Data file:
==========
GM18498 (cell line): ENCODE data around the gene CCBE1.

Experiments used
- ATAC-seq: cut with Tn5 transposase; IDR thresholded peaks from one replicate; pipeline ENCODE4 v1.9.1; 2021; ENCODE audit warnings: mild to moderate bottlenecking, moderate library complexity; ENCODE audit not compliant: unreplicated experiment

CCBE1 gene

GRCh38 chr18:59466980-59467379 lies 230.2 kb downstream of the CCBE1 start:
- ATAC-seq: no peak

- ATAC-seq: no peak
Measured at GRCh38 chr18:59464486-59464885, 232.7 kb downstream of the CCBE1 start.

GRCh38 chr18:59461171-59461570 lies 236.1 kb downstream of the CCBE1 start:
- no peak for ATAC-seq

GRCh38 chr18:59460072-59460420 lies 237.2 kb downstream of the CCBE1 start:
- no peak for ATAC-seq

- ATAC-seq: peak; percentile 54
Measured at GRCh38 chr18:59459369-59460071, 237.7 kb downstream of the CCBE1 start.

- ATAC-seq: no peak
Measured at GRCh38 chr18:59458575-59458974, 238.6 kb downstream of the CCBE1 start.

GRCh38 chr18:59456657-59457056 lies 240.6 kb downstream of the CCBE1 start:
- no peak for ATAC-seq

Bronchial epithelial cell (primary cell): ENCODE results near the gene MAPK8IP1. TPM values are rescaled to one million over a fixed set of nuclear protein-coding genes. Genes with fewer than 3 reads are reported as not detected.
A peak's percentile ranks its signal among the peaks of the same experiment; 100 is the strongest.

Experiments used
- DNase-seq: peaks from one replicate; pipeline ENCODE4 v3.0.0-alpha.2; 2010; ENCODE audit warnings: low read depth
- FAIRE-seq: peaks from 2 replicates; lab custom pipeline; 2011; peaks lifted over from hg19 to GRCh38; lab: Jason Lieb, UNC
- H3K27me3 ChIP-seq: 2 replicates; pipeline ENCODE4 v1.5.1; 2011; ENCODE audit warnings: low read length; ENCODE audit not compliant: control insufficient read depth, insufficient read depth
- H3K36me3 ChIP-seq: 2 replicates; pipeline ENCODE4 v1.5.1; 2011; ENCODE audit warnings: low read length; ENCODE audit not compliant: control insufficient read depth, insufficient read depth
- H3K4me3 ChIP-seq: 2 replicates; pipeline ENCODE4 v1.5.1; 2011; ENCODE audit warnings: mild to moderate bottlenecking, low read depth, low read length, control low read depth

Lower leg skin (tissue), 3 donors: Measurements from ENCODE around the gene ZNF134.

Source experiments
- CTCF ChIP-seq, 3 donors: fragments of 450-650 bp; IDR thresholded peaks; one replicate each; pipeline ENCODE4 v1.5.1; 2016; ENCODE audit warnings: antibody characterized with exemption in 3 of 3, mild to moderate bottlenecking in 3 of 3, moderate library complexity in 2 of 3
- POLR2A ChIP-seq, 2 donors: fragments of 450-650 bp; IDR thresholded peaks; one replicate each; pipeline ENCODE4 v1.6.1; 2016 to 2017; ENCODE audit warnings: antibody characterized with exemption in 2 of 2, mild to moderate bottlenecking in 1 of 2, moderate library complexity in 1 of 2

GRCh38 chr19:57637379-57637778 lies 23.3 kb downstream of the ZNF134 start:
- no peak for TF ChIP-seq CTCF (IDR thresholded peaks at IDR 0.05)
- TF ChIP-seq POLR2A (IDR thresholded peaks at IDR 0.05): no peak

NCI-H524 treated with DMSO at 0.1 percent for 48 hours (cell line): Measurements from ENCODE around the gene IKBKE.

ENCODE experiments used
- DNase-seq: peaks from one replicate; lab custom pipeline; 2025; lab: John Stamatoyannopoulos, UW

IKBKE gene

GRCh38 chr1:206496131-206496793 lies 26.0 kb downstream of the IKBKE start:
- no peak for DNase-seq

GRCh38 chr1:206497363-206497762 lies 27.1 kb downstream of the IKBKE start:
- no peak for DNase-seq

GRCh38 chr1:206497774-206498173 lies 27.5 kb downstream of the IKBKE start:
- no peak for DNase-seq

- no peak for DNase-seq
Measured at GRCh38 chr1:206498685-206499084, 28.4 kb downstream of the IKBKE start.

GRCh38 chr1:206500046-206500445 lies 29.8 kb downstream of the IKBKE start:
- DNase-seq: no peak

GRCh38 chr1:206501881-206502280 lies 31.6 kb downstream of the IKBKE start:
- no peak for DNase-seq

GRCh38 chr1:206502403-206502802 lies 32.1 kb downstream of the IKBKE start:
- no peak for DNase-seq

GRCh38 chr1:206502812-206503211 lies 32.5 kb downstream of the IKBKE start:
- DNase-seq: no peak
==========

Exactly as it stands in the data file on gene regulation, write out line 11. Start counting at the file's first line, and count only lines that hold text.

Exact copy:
GRCh38 chr18:59460072-59460420 lies 237.2 kb downstream of the CCBE1 start: